It was a busy day today, so I decided to walk the mile to the Apple Store since I was not going to have time for my workout.
I always approach the Apple Store with some trepidation, since it is so busy, and my expectations were met by the large crowd inside. None of the iPad-toting Apple minions who serve as greeters were looking up from their electronic gadgets, so I continued to the back of the store, looking for a power cord I could use to replace the faulty one I had.
Finally, a manager approached and asked if I needed help. I explained my Mac power cord was faulty and that I understood there was a recall on these Apple items, since they had the ability to go kaput.
The nice young guy told me he couldn’t help me and that I had to see a “Genius” at the back of the store but that they were busy and I couldn’t make an appointment for another hour. I was sort of flabbergasted, since I just wanted to swap the cord for a new one so I could return to work. The manager would not relent at all, saying he couldn’t do this. I explained to him I didn’t think a genius was required to pull a new part out of the back of the store but, in the end, I spent an hour walking around the stripmall since it wouldn’t make sense to walk home and then have to drive back again.
Ultimately, I spoke to a “Genius” who helped me in about five minutes, something Target or Walmart could have done without an appointment and with their regular, run-of-the-mill, non-genius staff.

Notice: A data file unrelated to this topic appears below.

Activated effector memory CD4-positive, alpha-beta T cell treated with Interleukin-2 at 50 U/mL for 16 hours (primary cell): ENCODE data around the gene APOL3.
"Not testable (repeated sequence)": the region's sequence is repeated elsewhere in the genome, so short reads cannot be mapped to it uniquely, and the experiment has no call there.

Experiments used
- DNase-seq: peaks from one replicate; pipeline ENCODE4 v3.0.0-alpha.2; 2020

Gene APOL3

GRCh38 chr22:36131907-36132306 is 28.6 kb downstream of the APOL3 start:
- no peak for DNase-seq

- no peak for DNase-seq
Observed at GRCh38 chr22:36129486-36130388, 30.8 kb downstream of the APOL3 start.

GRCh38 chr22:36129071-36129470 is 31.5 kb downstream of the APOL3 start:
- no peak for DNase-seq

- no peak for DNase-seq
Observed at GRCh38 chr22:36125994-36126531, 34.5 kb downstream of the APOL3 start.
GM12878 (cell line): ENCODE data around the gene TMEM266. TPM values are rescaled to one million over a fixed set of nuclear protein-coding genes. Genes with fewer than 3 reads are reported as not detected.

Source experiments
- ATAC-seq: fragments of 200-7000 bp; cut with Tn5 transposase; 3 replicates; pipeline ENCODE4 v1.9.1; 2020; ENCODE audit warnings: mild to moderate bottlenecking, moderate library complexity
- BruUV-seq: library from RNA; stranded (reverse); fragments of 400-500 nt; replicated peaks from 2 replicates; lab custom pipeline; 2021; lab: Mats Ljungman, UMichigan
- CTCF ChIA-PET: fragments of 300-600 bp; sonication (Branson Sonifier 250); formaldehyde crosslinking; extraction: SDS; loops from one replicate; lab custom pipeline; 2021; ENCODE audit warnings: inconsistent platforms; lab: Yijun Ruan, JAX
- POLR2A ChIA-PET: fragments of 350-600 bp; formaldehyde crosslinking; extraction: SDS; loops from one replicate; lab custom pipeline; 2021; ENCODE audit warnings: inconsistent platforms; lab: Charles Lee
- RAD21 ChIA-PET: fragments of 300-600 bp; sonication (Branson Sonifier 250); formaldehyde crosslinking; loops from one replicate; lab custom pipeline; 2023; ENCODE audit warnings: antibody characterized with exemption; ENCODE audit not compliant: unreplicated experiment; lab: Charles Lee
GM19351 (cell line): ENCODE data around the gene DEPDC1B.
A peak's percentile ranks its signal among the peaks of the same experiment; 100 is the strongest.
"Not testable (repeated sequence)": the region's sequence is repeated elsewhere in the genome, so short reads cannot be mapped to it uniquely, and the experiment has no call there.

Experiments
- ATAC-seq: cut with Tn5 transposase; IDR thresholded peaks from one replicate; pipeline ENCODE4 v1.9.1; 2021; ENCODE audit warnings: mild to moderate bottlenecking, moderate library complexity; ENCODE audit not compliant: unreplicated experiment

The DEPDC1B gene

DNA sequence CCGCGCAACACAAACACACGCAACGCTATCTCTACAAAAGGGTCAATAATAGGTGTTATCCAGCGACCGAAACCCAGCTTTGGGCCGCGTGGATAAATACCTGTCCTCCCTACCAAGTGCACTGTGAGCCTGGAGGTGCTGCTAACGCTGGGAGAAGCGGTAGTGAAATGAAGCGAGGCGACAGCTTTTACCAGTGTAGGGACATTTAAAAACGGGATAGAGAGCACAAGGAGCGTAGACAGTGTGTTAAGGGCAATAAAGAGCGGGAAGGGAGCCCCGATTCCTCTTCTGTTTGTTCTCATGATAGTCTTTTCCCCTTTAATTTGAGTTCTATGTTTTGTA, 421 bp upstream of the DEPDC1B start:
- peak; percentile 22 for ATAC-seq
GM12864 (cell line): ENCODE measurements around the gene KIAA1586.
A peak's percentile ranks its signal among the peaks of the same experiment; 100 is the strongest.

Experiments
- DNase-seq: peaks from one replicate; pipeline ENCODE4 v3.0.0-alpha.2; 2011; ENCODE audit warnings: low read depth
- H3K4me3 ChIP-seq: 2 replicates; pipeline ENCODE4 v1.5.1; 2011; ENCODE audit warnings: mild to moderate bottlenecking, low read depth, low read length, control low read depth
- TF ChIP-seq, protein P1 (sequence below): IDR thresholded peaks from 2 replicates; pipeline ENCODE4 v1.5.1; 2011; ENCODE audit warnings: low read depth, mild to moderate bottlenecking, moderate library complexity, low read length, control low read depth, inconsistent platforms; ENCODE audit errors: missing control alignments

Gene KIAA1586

I love my Macbook and often tell people the only thing on it that crashes is my Microsoft software. Nevertheless, I think Apple is simply too big now and their customer service scheme, which is clearly designed to handle the massive number of customers, is not good. What would I suggest? Two things:
1. Don’t make everyone make an appointment (which they want you to do on their app or iPhone) to see a customer service rep. They need to have at least some people available to handle basic requests.
2. Train all their staff to do all the jobs, since any of the 30 staff in the store should have been able to hand me another power cord. See my article on my local restaurant Mountain Sun in Eat Drink Boulder for an example of a small business that does this.
How does this apply to Zephyr Adventures? I am not really sure. Our travelers do not get treated like one pea in a massive pod, so I don’t think we have that problem. And if you call us up, we’ll listen to your needs or requests and try to handle it one-on-one.
Do you have any good “customer service in the digital age” stories?